“Oh, shoot, yeah,” he says, snapping his fingers, circling back to the mudroom and out the door to the garage.
Finally I have cooled down enough to dress and reapply the makeup that has melted off, but the phone rings as I attempt to leave our kitchen. Glancing at the caller ID, I notice it is our twenty-six year old daughter, Hope calling. Unusual; 6:20 a.m. is not an hour she normally sees…
“Hey, Punkin’!” I coo into the phone, trying to convey hope that nothing is wrong, but my heart sinks at the sound of her voice, immediately leading me to believe she’s been in an accident.
“Mom,” her quavery voice breaks into a sob, leaving her as unable to continue as her father was just moments ago, but this time it is not from laughter.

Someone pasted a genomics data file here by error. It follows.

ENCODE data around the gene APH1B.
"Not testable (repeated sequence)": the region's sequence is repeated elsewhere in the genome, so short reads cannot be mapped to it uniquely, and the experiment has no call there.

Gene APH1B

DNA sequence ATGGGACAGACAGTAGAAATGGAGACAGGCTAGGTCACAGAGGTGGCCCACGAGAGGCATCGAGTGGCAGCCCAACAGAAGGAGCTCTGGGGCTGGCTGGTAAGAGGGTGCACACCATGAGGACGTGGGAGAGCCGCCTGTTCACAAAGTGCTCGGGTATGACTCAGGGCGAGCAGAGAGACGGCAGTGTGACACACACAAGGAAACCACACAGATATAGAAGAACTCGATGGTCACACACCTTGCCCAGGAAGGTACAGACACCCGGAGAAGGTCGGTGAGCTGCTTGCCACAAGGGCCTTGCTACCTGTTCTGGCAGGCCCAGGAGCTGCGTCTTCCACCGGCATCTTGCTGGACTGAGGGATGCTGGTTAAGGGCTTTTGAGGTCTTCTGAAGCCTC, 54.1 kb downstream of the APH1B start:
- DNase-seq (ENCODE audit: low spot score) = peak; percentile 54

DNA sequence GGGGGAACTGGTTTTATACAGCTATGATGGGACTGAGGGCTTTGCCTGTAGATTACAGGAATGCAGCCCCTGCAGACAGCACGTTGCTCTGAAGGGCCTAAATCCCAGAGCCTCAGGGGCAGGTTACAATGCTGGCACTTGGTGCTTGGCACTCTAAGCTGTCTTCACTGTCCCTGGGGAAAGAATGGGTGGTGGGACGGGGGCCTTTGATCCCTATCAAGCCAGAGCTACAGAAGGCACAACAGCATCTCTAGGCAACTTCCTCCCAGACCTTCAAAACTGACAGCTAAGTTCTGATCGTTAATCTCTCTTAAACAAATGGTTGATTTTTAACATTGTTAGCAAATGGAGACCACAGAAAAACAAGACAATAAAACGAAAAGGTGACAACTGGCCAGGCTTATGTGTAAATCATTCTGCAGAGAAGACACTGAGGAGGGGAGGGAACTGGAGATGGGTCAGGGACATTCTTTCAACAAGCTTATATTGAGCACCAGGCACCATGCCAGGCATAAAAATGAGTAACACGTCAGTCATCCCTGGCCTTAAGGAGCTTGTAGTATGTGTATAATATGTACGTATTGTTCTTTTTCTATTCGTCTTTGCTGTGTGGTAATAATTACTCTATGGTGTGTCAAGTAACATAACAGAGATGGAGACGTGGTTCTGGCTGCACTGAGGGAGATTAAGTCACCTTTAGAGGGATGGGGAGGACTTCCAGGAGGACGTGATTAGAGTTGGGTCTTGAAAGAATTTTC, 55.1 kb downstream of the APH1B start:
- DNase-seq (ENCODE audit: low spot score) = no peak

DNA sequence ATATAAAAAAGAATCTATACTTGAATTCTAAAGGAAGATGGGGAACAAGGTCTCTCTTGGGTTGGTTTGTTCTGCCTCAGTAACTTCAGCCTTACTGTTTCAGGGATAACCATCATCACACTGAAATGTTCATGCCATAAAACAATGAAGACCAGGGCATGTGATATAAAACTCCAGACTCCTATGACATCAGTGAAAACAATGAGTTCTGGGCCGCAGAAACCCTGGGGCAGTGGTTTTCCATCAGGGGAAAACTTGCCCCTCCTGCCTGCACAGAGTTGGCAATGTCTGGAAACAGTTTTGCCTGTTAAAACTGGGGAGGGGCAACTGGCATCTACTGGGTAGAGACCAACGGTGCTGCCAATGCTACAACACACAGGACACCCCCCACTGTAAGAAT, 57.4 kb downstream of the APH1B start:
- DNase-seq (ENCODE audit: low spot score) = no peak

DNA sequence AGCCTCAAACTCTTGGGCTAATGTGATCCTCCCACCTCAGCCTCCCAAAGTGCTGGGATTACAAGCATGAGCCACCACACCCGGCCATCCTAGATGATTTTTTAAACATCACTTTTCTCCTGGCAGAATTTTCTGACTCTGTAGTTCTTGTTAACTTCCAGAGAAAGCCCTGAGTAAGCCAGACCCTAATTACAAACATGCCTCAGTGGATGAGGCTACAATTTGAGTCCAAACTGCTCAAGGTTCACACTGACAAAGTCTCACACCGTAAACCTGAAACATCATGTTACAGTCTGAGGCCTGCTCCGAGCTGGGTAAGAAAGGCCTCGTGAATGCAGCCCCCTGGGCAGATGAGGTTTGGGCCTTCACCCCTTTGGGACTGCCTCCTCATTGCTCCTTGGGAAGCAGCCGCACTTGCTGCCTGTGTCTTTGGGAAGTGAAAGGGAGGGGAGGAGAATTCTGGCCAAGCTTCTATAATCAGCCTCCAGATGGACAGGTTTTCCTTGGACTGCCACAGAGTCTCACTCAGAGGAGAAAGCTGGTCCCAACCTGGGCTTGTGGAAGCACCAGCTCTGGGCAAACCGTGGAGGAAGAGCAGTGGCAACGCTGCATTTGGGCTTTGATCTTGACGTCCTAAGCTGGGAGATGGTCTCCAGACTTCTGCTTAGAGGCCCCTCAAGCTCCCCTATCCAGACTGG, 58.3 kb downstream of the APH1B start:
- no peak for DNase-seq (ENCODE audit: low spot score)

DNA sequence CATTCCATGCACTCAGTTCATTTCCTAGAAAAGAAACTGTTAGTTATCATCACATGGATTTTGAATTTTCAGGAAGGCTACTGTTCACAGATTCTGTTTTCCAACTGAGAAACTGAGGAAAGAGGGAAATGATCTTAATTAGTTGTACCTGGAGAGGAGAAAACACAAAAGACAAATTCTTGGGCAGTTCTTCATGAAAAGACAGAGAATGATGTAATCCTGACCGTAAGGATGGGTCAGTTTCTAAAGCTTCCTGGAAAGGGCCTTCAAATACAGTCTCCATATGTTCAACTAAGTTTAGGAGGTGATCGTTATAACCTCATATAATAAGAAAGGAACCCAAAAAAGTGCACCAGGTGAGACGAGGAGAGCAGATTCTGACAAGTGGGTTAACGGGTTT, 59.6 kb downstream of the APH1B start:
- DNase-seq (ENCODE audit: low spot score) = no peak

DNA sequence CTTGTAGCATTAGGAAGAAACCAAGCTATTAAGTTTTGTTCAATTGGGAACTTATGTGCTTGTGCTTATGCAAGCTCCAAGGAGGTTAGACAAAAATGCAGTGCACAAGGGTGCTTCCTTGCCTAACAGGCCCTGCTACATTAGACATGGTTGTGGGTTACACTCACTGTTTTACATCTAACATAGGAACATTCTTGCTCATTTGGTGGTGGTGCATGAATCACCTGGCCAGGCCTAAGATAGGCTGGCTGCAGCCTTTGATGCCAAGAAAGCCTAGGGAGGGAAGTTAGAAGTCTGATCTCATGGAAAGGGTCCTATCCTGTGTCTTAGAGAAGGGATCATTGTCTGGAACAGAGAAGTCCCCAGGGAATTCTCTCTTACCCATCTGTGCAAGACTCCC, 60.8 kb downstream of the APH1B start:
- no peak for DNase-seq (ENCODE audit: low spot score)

“Honey! What is it?” I breathe into the phone, as Dave bumps back through the door, with his suitcase, questions in his eyes at my face. “Are you okay? Have you had an accident? Where are you?”
Openmouthed, Dave and I stand still as statues while I punch the button for speaker phone as she tries to collect herself.
“Oh, Mom!” she sobs, “Liam and I broke up!” I try to process this while there is more sobbing from her end.
“Ohhh! Honey, I’m so sorry!” I coo again, sincerity weighing down my voice. I have to turn away since Dave is fist pumping the air and jumping up and down as if the Braves have just hit a grand slam.
Oh, for God’s sake! I mouth back at him before asking her, “What in the world has happened?” and remembering so many conversations with Hope which ended with me saying, You can always move back home, knowing this day would come sooner or later, but still!
Dave is hanging on for every word, no doubt ready to rip Liam to shreds at the next opportunity.